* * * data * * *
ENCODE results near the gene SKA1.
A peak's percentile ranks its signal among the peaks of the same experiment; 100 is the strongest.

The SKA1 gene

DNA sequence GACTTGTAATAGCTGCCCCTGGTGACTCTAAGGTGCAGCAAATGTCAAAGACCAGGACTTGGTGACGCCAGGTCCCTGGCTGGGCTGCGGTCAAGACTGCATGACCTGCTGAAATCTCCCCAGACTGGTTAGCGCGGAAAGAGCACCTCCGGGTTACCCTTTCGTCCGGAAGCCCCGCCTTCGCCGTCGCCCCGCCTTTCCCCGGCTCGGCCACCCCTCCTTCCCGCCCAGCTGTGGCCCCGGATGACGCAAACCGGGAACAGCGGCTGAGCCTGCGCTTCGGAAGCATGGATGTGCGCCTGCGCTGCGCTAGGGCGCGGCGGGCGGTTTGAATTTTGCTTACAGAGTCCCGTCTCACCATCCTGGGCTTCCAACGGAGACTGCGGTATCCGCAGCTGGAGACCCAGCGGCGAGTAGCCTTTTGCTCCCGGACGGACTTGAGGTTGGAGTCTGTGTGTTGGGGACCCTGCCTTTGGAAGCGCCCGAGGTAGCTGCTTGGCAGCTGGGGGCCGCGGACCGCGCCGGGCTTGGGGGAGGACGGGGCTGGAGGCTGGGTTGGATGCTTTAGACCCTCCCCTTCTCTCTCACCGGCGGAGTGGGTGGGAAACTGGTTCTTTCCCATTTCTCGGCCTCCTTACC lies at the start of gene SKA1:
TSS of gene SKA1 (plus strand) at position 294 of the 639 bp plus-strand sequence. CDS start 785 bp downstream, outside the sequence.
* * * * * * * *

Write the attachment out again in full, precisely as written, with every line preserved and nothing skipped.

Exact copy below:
ENCODE results near the gene SKA1.
A peak's percentile ranks its signal among the peaks of the same experiment; 100 is the strongest.

The SKA1 gene

DNA sequence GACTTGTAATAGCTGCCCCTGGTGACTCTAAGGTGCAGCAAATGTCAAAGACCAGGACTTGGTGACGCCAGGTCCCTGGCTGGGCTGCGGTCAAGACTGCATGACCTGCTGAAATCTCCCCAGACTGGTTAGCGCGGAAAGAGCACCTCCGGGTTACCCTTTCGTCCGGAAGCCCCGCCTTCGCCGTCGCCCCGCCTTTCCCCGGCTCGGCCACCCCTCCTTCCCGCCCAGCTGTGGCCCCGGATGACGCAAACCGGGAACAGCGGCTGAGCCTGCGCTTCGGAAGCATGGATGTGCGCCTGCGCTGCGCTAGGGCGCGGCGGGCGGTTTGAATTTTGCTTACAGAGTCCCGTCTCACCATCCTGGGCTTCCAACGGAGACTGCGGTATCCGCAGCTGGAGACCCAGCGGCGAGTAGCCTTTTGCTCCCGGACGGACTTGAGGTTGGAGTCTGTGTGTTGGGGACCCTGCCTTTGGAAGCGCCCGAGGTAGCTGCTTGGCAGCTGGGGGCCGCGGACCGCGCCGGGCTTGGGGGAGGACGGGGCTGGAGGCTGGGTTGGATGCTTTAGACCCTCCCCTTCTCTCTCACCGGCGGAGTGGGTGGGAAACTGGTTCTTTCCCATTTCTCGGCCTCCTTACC lies at the start of gene SKA1:
TSS of gene SKA1 (plus strand) at position 294 of the 639 bp plus-strand sequence. CDS start 785 bp downstream, outside the sequence.